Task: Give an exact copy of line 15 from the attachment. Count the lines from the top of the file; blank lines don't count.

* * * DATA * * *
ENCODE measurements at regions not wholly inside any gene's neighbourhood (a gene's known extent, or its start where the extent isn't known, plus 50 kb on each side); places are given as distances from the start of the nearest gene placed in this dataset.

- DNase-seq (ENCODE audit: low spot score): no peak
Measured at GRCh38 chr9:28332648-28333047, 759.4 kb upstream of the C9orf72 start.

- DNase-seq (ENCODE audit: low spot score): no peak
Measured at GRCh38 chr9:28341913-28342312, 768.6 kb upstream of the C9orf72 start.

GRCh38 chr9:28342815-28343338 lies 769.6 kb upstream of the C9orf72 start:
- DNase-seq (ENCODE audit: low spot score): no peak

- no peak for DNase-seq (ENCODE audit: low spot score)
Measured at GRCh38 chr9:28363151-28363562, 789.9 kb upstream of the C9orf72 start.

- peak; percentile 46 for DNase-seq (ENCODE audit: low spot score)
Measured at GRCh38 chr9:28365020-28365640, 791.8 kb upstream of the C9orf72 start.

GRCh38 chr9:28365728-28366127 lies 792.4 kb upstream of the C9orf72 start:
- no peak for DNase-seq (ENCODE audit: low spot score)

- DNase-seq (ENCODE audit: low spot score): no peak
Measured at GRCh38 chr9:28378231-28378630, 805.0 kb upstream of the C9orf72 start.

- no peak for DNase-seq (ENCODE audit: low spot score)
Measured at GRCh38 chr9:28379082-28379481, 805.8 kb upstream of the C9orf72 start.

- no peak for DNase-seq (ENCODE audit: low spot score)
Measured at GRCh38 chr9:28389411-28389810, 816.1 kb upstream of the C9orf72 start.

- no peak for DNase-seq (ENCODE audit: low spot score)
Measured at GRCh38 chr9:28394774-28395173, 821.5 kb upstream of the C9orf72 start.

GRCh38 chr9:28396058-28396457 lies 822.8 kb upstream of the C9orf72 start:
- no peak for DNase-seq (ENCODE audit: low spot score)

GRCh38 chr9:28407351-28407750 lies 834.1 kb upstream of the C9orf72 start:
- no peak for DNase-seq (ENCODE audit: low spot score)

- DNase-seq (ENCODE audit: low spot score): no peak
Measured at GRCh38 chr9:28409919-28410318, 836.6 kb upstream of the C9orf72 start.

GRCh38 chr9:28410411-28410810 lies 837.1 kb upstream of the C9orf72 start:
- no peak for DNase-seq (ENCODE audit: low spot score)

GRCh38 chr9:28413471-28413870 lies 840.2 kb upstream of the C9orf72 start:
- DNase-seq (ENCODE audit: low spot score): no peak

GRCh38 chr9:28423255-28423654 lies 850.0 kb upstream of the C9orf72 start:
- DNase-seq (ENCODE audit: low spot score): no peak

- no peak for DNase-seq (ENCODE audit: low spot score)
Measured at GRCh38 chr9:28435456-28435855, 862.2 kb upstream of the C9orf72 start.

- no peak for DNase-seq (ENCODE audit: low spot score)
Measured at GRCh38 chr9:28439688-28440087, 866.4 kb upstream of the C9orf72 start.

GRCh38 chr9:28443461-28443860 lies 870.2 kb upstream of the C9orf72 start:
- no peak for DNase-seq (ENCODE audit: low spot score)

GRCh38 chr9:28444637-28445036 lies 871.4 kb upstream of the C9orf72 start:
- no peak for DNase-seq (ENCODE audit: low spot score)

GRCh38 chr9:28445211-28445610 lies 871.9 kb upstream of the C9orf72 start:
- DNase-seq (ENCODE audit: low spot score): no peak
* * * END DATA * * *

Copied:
Measured at GRCh38 chr9:28378231-28378630, 805.0 kb upstream of the C9orf72 start.